Also in the 1980s, Girke received his first monographic retrospectives and has been curated in group exhibitions on the art of the Bundesrepublik Deutschland in Bonn and abroad. Girke was shown on more than one occasion together with, among others, his former classmate Gotthard Graubner and with Gerhard Richter, whose work Girke also had in his art collection, as one of the artists who embodied the art of the country, which in 1990 would form Germany together with the GDR. The year before, two major works by Girke were shown at the exhibition “Ambiente Berlin” as part of the Venice Biennale.
Girke’s paintings from the 1980s and 90s vacillate between dynamism and calm, which is visible in the brushstrokes. Girke returned to the colours of the earth in some paintings, such as blue and ochre — the colours that appear in Farben der Erde (1956), which is on display in this exhibition. In the 1990s, Girke preferred working in large format, lending himself to wide rhythmic movements and an openness to the viewer.
In this period, Girke exhibited twice more with international names that are highly regarded in art history. In 1989, he was one of the artists who took part in Osaka’s Art-Kite event, together with several artists connected with post-war avant-garde artistic movements. Many of them met again in 2001 at an exhibition that brought Claude Monet’s colouring into dialogue with the work of modern artists. Once again, Girke showed the painting Strukturen (1959). He died a year later, in 2002 – the ceremony for the Lower Saxony Art Prize he was awarded shortly before, was held posthumously.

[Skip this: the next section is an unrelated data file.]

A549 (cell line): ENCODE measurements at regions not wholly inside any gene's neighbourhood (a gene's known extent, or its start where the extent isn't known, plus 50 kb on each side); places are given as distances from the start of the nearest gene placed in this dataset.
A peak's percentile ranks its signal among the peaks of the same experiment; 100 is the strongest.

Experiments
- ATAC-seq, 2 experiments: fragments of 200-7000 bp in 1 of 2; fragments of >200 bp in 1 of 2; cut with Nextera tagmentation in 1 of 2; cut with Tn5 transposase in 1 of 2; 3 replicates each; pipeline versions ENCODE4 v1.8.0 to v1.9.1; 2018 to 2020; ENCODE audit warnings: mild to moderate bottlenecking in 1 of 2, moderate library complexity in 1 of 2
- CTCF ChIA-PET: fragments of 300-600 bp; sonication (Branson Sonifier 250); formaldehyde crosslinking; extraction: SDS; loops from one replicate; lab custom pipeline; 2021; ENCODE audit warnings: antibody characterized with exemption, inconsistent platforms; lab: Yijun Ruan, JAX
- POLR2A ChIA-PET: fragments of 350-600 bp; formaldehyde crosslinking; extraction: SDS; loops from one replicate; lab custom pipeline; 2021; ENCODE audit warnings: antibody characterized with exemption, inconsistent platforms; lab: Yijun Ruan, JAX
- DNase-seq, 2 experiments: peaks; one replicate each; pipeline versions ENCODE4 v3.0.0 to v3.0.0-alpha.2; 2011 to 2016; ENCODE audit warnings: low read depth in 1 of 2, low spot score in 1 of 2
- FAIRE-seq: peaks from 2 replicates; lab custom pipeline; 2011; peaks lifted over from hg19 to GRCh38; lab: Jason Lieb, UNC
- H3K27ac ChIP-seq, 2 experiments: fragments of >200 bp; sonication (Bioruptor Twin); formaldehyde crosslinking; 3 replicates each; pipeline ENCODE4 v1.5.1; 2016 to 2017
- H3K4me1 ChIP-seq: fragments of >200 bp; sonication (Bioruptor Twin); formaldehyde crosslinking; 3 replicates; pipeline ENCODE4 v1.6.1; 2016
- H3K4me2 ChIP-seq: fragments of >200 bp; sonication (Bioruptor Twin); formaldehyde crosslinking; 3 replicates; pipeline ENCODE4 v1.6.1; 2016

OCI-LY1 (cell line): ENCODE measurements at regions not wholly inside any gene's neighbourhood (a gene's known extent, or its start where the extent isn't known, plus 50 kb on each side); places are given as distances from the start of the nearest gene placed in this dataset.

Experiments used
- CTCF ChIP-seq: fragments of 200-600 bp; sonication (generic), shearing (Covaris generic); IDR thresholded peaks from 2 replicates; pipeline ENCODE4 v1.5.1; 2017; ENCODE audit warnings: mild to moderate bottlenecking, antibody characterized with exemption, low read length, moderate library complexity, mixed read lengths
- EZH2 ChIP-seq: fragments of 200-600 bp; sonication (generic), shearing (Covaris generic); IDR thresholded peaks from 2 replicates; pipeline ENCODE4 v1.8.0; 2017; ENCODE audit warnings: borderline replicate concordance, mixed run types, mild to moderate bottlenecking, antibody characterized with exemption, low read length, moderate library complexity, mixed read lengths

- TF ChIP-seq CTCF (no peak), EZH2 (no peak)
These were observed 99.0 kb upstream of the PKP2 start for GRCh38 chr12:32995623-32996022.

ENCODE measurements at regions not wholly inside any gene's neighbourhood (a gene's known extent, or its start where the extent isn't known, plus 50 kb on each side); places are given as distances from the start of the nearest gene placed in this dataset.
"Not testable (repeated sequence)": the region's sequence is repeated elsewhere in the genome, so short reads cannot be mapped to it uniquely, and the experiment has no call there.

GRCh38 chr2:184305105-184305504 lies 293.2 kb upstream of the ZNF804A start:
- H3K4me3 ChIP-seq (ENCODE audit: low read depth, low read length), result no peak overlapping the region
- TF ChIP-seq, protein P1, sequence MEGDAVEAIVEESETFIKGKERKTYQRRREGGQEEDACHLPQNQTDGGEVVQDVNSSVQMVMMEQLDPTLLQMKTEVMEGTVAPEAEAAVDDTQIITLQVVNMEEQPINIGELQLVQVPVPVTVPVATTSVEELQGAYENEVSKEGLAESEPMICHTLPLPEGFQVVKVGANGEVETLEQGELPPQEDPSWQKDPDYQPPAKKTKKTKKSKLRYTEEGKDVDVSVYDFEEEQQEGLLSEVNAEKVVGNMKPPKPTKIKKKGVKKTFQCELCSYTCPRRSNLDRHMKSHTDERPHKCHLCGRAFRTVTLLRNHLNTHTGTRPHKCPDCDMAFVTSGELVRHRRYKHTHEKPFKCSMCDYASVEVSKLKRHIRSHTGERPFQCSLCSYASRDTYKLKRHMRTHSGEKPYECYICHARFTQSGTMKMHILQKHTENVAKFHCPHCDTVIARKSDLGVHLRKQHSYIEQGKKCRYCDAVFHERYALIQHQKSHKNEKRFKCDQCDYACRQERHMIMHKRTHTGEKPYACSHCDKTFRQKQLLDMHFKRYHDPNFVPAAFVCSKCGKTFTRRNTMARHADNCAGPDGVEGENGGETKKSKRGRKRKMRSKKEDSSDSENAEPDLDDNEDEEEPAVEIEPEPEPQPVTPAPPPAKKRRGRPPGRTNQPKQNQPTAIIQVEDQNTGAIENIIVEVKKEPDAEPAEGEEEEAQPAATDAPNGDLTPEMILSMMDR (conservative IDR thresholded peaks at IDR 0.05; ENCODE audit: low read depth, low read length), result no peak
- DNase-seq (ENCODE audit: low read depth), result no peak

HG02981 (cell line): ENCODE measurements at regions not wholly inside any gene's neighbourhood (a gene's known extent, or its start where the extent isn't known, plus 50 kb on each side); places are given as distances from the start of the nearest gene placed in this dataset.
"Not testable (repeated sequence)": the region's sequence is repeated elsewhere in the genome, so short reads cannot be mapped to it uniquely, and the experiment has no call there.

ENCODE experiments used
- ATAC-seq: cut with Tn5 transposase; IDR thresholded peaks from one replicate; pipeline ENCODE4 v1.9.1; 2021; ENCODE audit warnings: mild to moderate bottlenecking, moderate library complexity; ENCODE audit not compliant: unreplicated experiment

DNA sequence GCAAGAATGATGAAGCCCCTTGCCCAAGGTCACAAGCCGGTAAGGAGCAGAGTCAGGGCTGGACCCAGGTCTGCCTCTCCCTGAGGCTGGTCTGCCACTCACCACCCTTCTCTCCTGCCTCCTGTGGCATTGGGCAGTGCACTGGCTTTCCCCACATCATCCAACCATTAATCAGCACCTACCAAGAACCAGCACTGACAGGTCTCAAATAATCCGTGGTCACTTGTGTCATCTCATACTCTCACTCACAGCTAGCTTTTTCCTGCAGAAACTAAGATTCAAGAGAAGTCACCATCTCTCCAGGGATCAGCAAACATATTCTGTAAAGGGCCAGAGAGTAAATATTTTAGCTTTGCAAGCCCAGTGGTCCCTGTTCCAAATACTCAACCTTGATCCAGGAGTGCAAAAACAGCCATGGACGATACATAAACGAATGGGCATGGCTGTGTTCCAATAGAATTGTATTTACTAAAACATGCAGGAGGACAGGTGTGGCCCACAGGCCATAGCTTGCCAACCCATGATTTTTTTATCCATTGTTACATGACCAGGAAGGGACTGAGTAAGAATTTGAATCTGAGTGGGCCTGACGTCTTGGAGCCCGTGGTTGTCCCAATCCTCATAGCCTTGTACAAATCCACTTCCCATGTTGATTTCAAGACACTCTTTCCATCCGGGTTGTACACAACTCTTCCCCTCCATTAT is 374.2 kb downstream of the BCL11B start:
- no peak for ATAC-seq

In 2019, a large-scale research project was launched to contextualise Girke within the appropriate international perspectives; to interpret his role as part of the avant-garde after the Second World War. This exhibition at Axel Vervoordt Gallery, which presents work from each period thereby allowing the viewer to follow the evolution of his oeuvre, takes place in response to this.
In the display cabinets, a selection of archival material that formed the basis for this research can be seen; historical publications offer unique insight into the esteemed artists with whom Girke exhibited. The publication resulting from this project will follow later this year. Thus, this exhibition is an overture or intro: terms from music that lend themselves to Raimund Girke’s rhythmic approach to painting.
Raimund Girke, "Was weiss das Weiss" at Axel Vervoordt Gallery